C.  Taking an extremely aggressive approach to employment law litigation is simply not always the best strategy for plaintiffs.

There may still be more on this in 2015 as Canadians follow Ghomeshi’s criminal proceedings and his labour arbitration case.  The high profile nature of the dispute warrants its inclusion on a list of interesting developments.

2.  Boucher v. Wal-mart

The Ontario Court of Appeal awarded more than $400,000 to an employee who had been subjected to humiliating treatment in the workplace.  It is still rare in Canada to see these types of awards.  Although the amount of the trial judgment was reduced considerably, this case is still a significant weapon in the arsenal of decisions upon which abused employees and their counsel will rely.  It remains to be seen whether large scale punitive and aggravated damages become more commonplace in Canada.  Employees facing humiliating workplace conduct and bullying bosses have additional legal options to consider in light of this decision.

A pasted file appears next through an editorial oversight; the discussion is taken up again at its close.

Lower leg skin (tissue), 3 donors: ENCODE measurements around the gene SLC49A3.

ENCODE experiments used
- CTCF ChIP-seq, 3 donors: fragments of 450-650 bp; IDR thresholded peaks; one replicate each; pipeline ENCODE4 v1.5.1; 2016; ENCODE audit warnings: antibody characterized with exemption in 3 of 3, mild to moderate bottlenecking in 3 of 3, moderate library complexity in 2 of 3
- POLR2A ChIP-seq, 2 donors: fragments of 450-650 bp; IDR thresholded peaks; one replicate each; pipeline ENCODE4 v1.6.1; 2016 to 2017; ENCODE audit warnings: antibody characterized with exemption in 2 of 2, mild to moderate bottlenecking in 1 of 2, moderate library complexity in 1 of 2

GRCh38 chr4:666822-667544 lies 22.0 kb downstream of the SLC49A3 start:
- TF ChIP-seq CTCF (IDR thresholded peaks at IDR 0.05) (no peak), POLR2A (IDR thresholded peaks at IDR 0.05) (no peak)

3.  AG Canada v. Johnstone

In this key case, the Federal Court of Appeal looked at the issue of “family status” under human rights legislation and concluded that family status includes childcare responsibilities and similar family care obligations.  This means that an employee with childcare responsibilities may, in certain circumstances, be entitled to protection and accommodation under applicable human rights legislation.  The Court set out a number of criteria that must be met and tried to make it clear that not every employee with some child care responsibilities will be able to request accommodation.  However, many employers are trying to deal with the issues pro-actively and are finding ways to accommodate the needs of employees with child care and elderly care responsibilities.